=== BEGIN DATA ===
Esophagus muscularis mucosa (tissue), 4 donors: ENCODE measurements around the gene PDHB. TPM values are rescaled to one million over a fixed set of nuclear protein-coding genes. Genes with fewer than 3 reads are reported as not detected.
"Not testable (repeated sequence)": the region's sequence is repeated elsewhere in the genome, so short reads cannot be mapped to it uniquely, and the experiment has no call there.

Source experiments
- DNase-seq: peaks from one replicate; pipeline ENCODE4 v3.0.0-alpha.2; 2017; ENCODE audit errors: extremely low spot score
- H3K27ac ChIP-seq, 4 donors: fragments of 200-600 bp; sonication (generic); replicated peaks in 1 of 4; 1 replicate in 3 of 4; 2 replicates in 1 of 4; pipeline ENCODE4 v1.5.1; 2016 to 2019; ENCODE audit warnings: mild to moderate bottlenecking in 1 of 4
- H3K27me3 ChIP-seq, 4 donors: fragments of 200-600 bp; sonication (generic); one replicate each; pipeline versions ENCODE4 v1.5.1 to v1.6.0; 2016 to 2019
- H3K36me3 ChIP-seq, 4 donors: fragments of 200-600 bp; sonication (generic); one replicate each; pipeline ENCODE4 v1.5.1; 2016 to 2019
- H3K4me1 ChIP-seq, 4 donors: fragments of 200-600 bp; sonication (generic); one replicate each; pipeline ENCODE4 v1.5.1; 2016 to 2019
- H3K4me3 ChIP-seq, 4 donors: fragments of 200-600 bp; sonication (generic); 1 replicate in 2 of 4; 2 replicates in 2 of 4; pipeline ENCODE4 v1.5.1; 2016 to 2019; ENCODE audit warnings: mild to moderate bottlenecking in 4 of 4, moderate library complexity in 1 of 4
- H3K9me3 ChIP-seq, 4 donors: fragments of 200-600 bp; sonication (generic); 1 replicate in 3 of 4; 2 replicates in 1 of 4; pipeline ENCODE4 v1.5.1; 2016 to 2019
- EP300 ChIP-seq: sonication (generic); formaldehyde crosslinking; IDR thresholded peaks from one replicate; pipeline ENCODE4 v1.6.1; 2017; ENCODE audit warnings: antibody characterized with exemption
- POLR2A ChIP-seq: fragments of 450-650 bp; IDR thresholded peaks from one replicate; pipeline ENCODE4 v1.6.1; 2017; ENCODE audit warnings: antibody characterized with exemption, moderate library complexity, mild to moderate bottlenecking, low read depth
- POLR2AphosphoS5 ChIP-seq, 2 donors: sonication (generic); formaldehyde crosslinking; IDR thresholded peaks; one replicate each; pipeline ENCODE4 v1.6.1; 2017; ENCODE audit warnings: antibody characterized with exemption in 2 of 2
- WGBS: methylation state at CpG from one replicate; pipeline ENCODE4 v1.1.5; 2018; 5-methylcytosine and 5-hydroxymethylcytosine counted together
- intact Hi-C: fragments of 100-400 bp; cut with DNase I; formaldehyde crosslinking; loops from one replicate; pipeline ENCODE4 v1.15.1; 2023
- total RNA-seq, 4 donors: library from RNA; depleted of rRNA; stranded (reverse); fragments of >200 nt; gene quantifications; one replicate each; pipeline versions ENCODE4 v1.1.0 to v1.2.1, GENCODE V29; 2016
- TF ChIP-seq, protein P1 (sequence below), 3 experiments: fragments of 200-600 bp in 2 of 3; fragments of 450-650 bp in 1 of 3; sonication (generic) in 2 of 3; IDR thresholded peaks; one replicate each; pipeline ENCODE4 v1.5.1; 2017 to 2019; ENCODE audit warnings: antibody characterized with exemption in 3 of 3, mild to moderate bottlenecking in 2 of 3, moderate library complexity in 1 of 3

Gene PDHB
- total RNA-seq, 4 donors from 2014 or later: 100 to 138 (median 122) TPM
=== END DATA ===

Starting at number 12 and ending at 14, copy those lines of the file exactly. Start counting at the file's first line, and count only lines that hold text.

- POLR2A ChIP-seq: fragments of 450-650 bp; IDR thresholded peaks from one replicate; pipeline ENCODE4 v1.6.1; 2017; ENCODE audit warnings: antibody characterized with exemption, moderate library complexity, mild to moderate bottlenecking, low read depth
- POLR2AphosphoS5 ChIP-seq, 2 donors: sonication (generic); formaldehyde crosslinking; IDR thresholded peaks; one replicate each; pipeline ENCODE4 v1.6.1; 2017; ENCODE audit warnings: antibody characterized with exemption in 2 of 2
- WGBS: methylation state at CpG from one replicate; pipeline ENCODE4 v1.1.5; 2018; 5-methylcytosine and 5-hydroxymethylcytosine counted together